Notification Re Habitat Stewardship Group

Sharon Callan asked that the following excerpt from the “Branching Out” newsletter be posted to the Blog.


Branching Out is a quarterly newsletter produced by The Habitat Stewardship Group of Grand Bend, an organization committed to providing information about species-at-risk , their habitat and the role our properties play in species survival.
We live in one of the few “wild” spaces left in southern Ontario. As we enjoy our beautiful surroundings, it is important to remember that we share this space with plants and animals that are struggling to survive. The main reason so many plants and animals are becoming “at risk” is due to habitat loss. Habitat is the space the plants and animals need to eat, reproduce and hide from predators. We are lucky because our neighbourhood provides habitat nonexistant in other parts of Ontario.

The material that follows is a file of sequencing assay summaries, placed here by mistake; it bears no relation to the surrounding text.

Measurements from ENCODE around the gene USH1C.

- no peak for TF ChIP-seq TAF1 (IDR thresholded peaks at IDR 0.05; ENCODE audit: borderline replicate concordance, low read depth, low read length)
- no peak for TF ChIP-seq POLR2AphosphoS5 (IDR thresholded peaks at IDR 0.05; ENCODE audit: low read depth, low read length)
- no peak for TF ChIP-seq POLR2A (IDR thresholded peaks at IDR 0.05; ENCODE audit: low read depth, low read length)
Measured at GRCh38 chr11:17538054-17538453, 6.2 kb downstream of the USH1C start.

Recently, the Ministry of Natural Resources sent landowners in Huron Woods and surrounding communities a letter declaring the Common Five-lined Skink to be a species-at- risk and posted draft legislation on the Environmental Registry for public comment. The Ministry, working under the Endangered Species Act, 2007, is proposing that the natural habitat in our area be protected and, where altered, renaturalized so that the skink may survive. While this proposal encourages landowners to preserve natural habitat, The Ministry of Natural Resources does not forbid human activity, but rather encourages landowners to consult with the Ministry before undertaking projects that have the potential to cause harm to the skink’s environment.. Call 519-773-9241 for guidance.

To view the entire contents of this first edition of “Branching Out” or to view the entire text of the recent letter to landowners from the Ontario Ministry of Natural Resources, visit our website at Each newsletter will feature one species-at-risk in our area or important information about habitat preservation or restoration. This first newsletter is dedicated to The Common Five-line Skink, the only lizard in Ontario, and a beautiful one at that.

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